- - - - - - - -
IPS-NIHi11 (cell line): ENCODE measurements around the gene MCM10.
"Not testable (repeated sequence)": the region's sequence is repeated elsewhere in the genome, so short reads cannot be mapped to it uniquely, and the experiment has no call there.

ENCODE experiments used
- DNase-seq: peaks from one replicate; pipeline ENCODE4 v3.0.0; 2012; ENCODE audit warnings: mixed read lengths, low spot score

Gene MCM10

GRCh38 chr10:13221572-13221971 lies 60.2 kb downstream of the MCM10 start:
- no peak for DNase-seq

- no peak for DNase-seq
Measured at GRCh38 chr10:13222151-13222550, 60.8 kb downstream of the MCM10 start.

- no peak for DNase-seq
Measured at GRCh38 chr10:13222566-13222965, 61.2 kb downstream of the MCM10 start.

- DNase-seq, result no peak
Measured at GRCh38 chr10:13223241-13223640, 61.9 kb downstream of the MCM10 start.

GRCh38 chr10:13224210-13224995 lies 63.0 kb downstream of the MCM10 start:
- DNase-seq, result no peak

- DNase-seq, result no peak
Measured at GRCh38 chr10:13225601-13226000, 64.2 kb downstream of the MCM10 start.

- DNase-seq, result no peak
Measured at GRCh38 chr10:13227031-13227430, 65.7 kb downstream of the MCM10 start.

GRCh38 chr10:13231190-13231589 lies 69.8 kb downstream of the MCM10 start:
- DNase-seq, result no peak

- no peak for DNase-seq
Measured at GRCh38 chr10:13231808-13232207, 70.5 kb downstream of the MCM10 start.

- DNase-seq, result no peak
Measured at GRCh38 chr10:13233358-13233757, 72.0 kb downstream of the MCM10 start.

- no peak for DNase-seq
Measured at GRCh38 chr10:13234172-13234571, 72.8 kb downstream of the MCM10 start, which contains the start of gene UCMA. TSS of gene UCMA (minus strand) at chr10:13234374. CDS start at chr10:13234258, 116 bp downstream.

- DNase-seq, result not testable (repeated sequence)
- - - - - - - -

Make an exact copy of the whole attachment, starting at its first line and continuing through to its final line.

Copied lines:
IPS-NIHi11 (cell line): ENCODE measurements around the gene MCM10.
"Not testable (repeated sequence)": the region's sequence is repeated elsewhere in the genome, so short reads cannot be mapped to it uniquely, and the experiment has no call there.

ENCODE experiments used
- DNase-seq: peaks from one replicate; pipeline ENCODE4 v3.0.0; 2012; ENCODE audit warnings: mixed read lengths, low spot score

Gene MCM10

GRCh38 chr10:13221572-13221971 lies 60.2 kb downstream of the MCM10 start:
- no peak for DNase-seq

- no peak for DNase-seq
Measured at GRCh38 chr10:13222151-13222550, 60.8 kb downstream of the MCM10 start.

- no peak for DNase-seq
Measured at GRCh38 chr10:13222566-13222965, 61.2 kb downstream of the MCM10 start.

- DNase-seq, result no peak
Measured at GRCh38 chr10:13223241-13223640, 61.9 kb downstream of the MCM10 start.

GRCh38 chr10:13224210-13224995 lies 63.0 kb downstream of the MCM10 start:
- DNase-seq, result no peak

- DNase-seq, result no peak
Measured at GRCh38 chr10:13225601-13226000, 64.2 kb downstream of the MCM10 start.

- DNase-seq, result no peak
Measured at GRCh38 chr10:13227031-13227430, 65.7 kb downstream of the MCM10 start.

GRCh38 chr10:13231190-13231589 lies 69.8 kb downstream of the MCM10 start:
- DNase-seq, result no peak

- no peak for DNase-seq
Measured at GRCh38 chr10:13231808-13232207, 70.5 kb downstream of the MCM10 start.

- DNase-seq, result no peak
Measured at GRCh38 chr10:13233358-13233757, 72.0 kb downstream of the MCM10 start.

- no peak for DNase-seq
Measured at GRCh38 chr10:13234172-13234571, 72.8 kb downstream of the MCM10 start, which contains the start of gene UCMA. TSS of gene UCMA (minus strand) at chr10:13234374. CDS start at chr10:13234258, 116 bp downstream.

- DNase-seq, result not testable (repeated sequence)